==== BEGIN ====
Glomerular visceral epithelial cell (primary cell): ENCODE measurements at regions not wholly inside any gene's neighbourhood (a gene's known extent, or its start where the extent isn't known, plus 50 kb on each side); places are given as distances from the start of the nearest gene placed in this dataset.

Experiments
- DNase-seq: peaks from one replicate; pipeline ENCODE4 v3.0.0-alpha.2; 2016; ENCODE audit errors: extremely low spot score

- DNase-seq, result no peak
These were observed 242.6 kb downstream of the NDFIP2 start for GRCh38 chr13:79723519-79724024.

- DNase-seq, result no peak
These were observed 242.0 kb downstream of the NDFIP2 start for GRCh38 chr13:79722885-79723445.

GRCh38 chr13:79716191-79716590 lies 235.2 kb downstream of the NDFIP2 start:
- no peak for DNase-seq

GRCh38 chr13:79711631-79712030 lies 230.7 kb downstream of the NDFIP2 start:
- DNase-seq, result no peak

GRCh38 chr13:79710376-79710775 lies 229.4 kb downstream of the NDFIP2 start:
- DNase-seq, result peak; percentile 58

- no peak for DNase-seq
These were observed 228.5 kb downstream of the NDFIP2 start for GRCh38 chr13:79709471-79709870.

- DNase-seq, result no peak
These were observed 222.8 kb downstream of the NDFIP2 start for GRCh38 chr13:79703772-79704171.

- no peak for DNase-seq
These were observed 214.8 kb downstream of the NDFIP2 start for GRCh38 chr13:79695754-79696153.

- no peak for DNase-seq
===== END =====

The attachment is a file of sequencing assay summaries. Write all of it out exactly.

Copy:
Glomerular visceral epithelial cell (primary cell): ENCODE measurements at regions not wholly inside any gene's neighbourhood (a gene's known extent, or its start where the extent isn't known, plus 50 kb on each side); places are given as distances from the start of the nearest gene placed in this dataset.

Experiments
- DNase-seq: peaks from one replicate; pipeline ENCODE4 v3.0.0-alpha.2; 2016; ENCODE audit errors: extremely low spot score

- DNase-seq, result no peak
These were observed 242.6 kb downstream of the NDFIP2 start for GRCh38 chr13:79723519-79724024.

- DNase-seq, result no peak
These were observed 242.0 kb downstream of the NDFIP2 start for GRCh38 chr13:79722885-79723445.

GRCh38 chr13:79716191-79716590 lies 235.2 kb downstream of the NDFIP2 start:
- no peak for DNase-seq

GRCh38 chr13:79711631-79712030 lies 230.7 kb downstream of the NDFIP2 start:
- DNase-seq, result no peak

GRCh38 chr13:79710376-79710775 lies 229.4 kb downstream of the NDFIP2 start:
- DNase-seq, result peak; percentile 58

- no peak for DNase-seq
These were observed 228.5 kb downstream of the NDFIP2 start for GRCh38 chr13:79709471-79709870.

- DNase-seq, result no peak
These were observed 222.8 kb downstream of the NDFIP2 start for GRCh38 chr13:79703772-79704171.

- no peak for DNase-seq
These were observed 214.8 kb downstream of the NDFIP2 start for GRCh38 chr13:79695754-79696153.

- no peak for DNase-seq